Entrepreneurs who want to launch a company must be aware of the tax duties associated with operating a business, whether in the form of a legal organization or as an individual. In addition, it is vital to be aware of the numerous alternatives for decreasing certain administrative obligations to facilitate tax compliance, as well as the various tax advantages and rates that may apply in specific circumstances.
Once the sort of business entity to be founded has been determined and it is a legal entity, registration with the Companies and Intellectual Property Commission is required (CIPC). Please visit their homepage at www.cipc.co.za.
The following legal entities must register with CIPC and as a taxpayer for purposes of corporate income tax:
- indexed public corporations
- Unquoted public corporations
- Private businesses
- Close businesses (Note that no new close companies will be registered after 1 May 2011)
- Non-profit companies
- State-owned enterprises
- Mutual investment schemes
In the event of founding a company that is not a legal entity, the following options are available:
One-person ownership (taxed on profits in an individual capacity)
Relationship (note that each partner is taxed on their share of taxable profits in an individual capacity, as a partnership is not registered separately for income tax purposes)
You may be eligible for specific tax benefits and preferential rates under the small business corporation (SBC) incentive if you are a close corporation, co-operative, or private firm. Alternately, you may qualify for the turnover tax system if you are a natural person or a firm that meets certain conditions.
You may also contact the SARS Contact Centre at 0800 00 SARS (7277) for further information or help with a particular inquiry.
Tax tips for young entrepreneurs
As a company owner, you must be aware of the tax duties associated with operating a business, having in mind that the business entity you’ve selected will have varied tax ramifications. Varied entities are subject to different tax compliance regulations, tax incentives, and tax rates, and it is crucial to grasp the distinction from the beginning in order to do it right the first time.
Understand accounting fundamentals: This is a necessary ability if you want to operate your company effectively. It is not required to have a financial background, but it is essential to understand accounting concepts. Depending on the type of your firm, you may choose to install accounting software to simplify your life and guarantee accurate record-keeping.
Manage your cashflow: When it comes to establishing a company, there are many hidden and unanticipated expenses, therefore it is essential to keep a close check on your cash flow, both personal and business. In the excitement of launching a new firm, it is very feasible to lose sight of expenditures. Our recommendation is to implement a cash flow management program and monitor it regularly.
Pay first your own bills: Despite being one of the basic laws of entrepreneurship, this is often ignored. Many business owners feel driven to reinvest everything in their company, even if it means jeopardizing their credit, insurability, and personal finances. The optimal situation is to be able to withdraw sufficient funds from the firm to meet your living costs, medical assistance, insurance, and personal debt.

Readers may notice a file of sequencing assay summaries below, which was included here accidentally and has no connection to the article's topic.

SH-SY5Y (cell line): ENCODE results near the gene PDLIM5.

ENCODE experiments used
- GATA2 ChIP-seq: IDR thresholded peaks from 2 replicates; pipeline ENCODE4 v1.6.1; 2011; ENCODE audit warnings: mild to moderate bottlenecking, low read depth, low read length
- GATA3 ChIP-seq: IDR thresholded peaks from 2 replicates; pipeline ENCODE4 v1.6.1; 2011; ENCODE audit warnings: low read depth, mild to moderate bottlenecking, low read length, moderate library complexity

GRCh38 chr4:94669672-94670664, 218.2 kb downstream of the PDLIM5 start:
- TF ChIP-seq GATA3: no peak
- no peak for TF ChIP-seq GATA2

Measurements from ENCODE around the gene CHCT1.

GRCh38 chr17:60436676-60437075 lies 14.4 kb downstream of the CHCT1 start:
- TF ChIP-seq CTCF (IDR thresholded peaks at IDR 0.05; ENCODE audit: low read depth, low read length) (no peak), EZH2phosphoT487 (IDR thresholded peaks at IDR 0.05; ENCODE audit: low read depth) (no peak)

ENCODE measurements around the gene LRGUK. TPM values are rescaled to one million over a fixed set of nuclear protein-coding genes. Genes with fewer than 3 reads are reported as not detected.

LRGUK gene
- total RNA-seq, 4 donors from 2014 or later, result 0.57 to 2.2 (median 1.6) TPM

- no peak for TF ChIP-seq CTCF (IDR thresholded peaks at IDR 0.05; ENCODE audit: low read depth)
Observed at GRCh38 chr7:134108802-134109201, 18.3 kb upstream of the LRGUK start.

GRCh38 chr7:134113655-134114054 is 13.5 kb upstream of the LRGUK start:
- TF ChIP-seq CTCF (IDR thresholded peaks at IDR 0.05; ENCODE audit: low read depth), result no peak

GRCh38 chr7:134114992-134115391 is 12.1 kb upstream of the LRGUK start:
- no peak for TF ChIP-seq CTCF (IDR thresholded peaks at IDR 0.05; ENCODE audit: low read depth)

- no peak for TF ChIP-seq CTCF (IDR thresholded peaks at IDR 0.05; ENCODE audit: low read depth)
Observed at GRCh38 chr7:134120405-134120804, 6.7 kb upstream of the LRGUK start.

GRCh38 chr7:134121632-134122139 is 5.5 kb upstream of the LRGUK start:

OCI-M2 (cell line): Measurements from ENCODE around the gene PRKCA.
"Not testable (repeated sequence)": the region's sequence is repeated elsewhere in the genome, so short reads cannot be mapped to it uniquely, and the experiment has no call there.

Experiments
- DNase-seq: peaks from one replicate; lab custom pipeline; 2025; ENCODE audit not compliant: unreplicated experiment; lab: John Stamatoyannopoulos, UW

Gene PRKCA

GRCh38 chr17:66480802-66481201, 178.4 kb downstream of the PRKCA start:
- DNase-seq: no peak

Limit your fixed expenses: In the early years of your organization, you will want to reduce your fixed expenditures to a minimal, even if this requires making difficult choices. Numerous businesses prefer to downsize their housing, drive smaller, more economical vehicles, avoid dining out, and reduce their discretionary spending. If you have a sound business strategy and unshakeable faith in your product, it will be simple to make these early sacrifices.
Continue to use your medical assistance: This is vital, even if it means downgrading to a cheaper plan choice. Ensure that you have a hospital plan that covers your in-hospital expenses at 100 percent of the medical aid rate. Medical assistance network choices are often more cheap. To prevent future waiting periods or late joiner fines, it is vital to maintain continuous membership. When your income increases, you will be able to simply switch to more extensive coverage.
Protect your earnings: Another key reason to pay oneself a salary is to qualify for income protection benefits in case of permanent or temporary incapacity. According to FMI, 70% of South Africans will have an accident or sickness that prevents them from working for at least seven days throughout their working years. A income protector effectively guarantees your income in the event of illness or disability. In the event of a temporary handicap, your income is safeguarded for up to 24 months; in the case of a permanent condition, it is secured until age 65.
Consider overhead protection for businesses: If resources permit, you may want to consider insuring your business’s overhead expenses. Firm overheads protection is essentially insurance for your business that offers a temporary source of revenue if you become incapacitated and unable to work. This coverage will guarantee that your company may continue to run without your participation and will pay particular business-related expenditures incurred during your incapacity.
As your firm begins to create earnings, you may be tempted to live a less economical lifestyle by improving your living situation, purchasing a new vehicle, or splurging a bit. However, we advise against falling for a false feeling of security. If your firm is thriving, utilize your profits to repay debts, establish an emergency fund, and expand your offerings. Consider establishing a retirement annuity, moving on to a more complete medical assistance, establishing a personal emergency fund, and investing in yourself if you are able to raise your company withdrawals.